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Down to Earth: Great gardening books to read now




If you’re looking for gardening inspiration or advice, a good book is a great place to start, says Cambridge designer Robert Barker

As a design practice we are always looking for inspiration. Either individually or collectively, we visit the Royal Horticultural Society shows, constantly add to our garden design book collection, visit galleries and of course visit as many gardens as possible.

It is important to develop and try new things - but sometimes it is just as important to look back as it is to look forward. While discussing this with my colleagues (via webcam of course during these strange times), we agreed there are a number of books that as a group we all frequently return to and I thought that it might be a nice idea to share this information with you.

The Barn Garden by Tom and Sue Stuart-Smith

Sadly this book is now out of print but is a wonderful account of how a garden started off as an almost blank canvas to being one of the most inspiring gardens in the country. The pictures are beautiful but I encourage you all to visit the garden, as part of the National Garden Scheme, when it opens for one day each year.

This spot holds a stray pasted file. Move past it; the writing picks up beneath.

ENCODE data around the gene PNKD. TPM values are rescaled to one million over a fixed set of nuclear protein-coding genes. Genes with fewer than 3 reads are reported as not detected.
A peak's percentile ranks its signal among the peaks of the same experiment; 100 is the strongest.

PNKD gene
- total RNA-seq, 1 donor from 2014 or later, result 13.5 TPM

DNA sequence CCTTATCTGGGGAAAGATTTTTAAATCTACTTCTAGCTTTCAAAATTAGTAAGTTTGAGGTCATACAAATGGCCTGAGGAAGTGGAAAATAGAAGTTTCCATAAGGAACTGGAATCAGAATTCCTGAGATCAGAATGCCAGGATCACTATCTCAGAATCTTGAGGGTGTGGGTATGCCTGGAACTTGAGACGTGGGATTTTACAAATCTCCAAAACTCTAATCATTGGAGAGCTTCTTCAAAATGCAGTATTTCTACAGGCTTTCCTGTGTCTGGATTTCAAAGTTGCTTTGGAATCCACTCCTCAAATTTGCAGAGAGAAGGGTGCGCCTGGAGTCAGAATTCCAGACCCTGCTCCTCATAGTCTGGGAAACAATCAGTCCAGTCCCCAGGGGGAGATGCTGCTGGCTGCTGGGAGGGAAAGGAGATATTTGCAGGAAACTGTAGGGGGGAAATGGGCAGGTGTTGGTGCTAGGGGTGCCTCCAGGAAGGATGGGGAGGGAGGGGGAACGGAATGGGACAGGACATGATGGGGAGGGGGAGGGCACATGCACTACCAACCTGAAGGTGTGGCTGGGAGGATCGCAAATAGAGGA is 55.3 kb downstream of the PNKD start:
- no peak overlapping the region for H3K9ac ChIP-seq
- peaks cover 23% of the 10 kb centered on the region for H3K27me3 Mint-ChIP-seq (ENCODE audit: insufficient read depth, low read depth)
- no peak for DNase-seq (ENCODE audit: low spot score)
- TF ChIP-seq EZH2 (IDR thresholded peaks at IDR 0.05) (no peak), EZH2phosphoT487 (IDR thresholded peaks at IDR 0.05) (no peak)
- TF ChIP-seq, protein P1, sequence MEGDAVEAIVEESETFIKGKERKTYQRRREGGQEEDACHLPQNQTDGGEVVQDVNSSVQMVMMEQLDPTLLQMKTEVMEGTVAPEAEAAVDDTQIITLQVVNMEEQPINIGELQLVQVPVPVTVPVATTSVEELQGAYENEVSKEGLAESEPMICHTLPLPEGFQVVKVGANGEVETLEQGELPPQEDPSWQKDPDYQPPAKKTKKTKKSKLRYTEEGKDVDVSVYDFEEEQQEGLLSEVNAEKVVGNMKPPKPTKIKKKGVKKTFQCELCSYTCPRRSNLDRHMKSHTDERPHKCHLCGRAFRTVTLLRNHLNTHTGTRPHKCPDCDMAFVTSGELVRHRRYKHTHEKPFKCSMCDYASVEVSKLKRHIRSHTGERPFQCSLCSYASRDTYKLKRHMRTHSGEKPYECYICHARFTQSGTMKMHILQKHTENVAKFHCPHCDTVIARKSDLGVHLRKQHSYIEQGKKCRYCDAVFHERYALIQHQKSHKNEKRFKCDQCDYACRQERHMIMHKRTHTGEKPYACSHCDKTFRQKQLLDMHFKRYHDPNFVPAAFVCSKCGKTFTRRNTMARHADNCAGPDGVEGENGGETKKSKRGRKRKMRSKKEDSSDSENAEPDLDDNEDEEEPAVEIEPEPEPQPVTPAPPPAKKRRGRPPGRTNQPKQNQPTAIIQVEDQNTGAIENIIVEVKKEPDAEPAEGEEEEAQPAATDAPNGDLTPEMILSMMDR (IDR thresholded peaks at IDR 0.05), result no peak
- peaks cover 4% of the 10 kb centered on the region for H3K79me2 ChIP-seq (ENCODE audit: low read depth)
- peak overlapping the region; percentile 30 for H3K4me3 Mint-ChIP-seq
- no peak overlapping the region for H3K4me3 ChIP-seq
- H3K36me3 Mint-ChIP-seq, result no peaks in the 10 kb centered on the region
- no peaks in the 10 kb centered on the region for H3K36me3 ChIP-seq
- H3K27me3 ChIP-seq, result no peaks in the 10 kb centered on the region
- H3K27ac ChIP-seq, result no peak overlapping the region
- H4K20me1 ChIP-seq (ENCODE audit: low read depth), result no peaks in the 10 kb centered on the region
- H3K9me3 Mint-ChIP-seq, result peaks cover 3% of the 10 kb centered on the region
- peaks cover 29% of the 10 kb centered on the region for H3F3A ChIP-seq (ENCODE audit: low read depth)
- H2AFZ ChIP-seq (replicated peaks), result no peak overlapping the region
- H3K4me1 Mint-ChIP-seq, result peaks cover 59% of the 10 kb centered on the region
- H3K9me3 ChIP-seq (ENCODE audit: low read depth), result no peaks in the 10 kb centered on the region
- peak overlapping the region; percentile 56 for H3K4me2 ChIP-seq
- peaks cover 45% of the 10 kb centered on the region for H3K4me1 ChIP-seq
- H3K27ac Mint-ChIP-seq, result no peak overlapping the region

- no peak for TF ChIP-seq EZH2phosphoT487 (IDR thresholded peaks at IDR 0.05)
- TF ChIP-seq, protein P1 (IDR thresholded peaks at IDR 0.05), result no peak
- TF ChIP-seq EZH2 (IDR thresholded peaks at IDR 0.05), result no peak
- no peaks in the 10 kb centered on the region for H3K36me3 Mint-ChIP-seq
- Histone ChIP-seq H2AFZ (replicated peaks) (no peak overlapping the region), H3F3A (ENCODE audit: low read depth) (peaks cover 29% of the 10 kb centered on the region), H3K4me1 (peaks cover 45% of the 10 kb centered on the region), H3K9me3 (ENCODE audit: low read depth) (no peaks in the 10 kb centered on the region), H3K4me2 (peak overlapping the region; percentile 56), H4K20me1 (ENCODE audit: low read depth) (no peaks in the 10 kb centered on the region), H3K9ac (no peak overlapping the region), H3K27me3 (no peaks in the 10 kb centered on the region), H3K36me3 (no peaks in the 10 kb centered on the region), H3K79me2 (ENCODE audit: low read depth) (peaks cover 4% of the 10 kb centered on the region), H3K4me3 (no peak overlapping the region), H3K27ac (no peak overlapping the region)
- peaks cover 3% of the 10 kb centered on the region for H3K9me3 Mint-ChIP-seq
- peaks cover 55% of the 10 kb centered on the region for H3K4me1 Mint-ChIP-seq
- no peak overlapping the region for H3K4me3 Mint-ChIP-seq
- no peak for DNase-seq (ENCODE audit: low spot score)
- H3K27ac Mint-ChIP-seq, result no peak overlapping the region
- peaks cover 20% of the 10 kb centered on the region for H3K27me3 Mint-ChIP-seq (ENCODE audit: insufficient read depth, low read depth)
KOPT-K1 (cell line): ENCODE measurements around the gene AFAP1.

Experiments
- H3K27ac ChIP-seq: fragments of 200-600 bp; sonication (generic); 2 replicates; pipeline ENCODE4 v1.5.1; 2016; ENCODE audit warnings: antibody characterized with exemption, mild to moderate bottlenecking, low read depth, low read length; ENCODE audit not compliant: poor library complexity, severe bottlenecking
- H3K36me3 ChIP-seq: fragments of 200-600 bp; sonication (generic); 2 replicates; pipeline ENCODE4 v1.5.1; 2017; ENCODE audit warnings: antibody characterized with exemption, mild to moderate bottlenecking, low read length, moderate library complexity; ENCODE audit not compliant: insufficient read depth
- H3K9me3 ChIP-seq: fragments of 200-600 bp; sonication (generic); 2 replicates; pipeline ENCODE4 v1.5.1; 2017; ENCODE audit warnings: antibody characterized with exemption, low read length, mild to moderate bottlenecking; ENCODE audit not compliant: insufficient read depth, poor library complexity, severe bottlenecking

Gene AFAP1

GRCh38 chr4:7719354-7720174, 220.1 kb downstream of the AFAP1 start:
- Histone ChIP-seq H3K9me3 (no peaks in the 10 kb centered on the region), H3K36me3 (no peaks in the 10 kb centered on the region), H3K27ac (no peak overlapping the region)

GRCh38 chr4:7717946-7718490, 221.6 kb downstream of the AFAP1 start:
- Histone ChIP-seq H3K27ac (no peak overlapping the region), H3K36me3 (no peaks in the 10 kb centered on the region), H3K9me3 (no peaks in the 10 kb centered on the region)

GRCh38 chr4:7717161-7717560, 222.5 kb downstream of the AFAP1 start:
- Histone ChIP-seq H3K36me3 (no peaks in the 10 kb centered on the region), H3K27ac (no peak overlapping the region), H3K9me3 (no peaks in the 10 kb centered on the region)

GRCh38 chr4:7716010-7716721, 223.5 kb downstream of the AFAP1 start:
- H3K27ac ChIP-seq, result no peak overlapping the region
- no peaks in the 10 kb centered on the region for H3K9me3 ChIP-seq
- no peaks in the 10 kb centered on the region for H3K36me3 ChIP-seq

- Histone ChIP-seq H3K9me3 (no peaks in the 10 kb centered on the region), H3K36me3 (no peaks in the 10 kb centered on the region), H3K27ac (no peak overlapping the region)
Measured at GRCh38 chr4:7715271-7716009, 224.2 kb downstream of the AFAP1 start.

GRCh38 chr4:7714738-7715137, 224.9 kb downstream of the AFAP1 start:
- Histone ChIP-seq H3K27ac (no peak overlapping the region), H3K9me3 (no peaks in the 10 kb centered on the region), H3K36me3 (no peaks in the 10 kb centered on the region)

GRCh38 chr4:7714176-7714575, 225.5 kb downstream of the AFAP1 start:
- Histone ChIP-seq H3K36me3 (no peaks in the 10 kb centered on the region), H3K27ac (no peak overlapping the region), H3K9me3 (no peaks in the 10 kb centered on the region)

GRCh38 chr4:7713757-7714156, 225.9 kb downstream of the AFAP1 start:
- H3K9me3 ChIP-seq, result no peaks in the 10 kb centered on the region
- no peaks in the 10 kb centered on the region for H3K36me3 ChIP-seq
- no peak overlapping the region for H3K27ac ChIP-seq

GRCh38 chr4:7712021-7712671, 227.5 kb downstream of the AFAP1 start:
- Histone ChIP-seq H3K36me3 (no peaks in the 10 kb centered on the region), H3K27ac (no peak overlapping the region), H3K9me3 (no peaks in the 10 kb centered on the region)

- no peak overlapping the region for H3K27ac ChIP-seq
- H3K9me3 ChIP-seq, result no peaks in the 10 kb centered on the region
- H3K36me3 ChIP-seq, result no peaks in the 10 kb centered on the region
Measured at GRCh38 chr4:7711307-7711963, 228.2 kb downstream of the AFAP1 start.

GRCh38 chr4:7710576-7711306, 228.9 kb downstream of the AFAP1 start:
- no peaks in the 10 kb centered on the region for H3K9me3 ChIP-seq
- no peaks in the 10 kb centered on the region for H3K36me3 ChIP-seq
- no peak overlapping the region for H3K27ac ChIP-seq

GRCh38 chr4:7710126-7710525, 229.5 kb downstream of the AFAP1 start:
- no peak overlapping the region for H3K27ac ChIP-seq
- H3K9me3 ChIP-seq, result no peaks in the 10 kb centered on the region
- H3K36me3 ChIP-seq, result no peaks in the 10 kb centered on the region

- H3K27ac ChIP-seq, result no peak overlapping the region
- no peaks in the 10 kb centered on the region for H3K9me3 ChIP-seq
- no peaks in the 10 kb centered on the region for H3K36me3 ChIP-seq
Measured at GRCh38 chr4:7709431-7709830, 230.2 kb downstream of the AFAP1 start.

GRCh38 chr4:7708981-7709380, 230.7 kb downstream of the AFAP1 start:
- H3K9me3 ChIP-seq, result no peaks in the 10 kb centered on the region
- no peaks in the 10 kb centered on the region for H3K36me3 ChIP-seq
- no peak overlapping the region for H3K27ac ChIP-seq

The Bold and Brilliant Garden by Sarah Raven

We are all creatures of habit, but as designers a good wake up call is to dip into this book. Although first published in 1999, Sarah’s approach to planning and planting still feels very new. Bold contrasts of scale and texture are blended with sumptuous colours for both sunny and shady areas. For garden designers and anyone with a passion for plants, reading this book is a bit like being a child in a sweet shop.

Design Your Garden by Diarmuid Gavin

In some quarters Diarmuid has a reputation for being gimmicky, but his approach to garden design has always been very inspiring to me. Very early on in my career I worked for Diarmuid - as part of his RHS Gold Medal-winning team at the Chelsea Flower Show in 2011 - and in those few weeks I learnt so much. This book was without a doubt the most borrowed while I studied garden design and, as there was only one copy in the classroom, we all had to share it and pass it around. It’s full of practical advice, but also encourages creativity, something that is often lacking in homes and show gardens these days.

The Creative Shrub Garden by Andy McIndoe

Wildflower gardens and perennial prairie planting is still very popular but shrubs are needed to anchor a design and hold everything together. Shrubs that can often be written off as car park plants are transformed into key plants in this book and, as it provides information about companion planting, it’s a constant source of inspiration.

* See robertbarkerdesign.com for more.



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